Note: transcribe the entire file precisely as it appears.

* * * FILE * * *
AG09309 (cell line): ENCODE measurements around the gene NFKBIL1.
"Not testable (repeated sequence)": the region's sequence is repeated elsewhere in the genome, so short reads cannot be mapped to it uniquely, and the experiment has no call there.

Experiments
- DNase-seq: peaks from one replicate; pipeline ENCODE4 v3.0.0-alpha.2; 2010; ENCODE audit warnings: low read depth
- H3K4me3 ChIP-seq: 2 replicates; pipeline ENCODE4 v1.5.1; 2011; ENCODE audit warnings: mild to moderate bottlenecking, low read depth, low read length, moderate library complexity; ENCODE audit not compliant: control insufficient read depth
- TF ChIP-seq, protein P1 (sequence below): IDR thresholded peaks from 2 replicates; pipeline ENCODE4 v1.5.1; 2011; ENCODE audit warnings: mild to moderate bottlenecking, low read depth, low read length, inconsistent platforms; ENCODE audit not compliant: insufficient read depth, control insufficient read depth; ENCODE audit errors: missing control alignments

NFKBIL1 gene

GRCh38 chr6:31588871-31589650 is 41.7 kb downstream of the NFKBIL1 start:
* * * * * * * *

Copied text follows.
AG09309 (cell line): ENCODE measurements around the gene NFKBIL1.
"Not testable (repeated sequence)": the region's sequence is repeated elsewhere in the genome, so short reads cannot be mapped to it uniquely, and the experiment has no call there.

Experiments
- DNase-seq: peaks from one replicate; pipeline ENCODE4 v3.0.0-alpha.2; 2010; ENCODE audit warnings: low read depth
- H3K4me3 ChIP-seq: 2 replicates; pipeline ENCODE4 v1.5.1; 2011; ENCODE audit warnings: mild to moderate bottlenecking, low read depth, low read length, moderate library complexity; ENCODE audit not compliant: control insufficient read depth
- TF ChIP-seq, protein P1 (sequence below): IDR thresholded peaks from 2 replicates; pipeline ENCODE4 v1.5.1; 2011; ENCODE audit warnings: mild to moderate bottlenecking, low read depth, low read length, inconsistent platforms; ENCODE audit not compliant: insufficient read depth, control insufficient read depth; ENCODE audit errors: missing control alignments

NFKBIL1 gene

GRCh38 chr6:31588871-31589650 is 41.7 kb downstream of the NFKBIL1 start: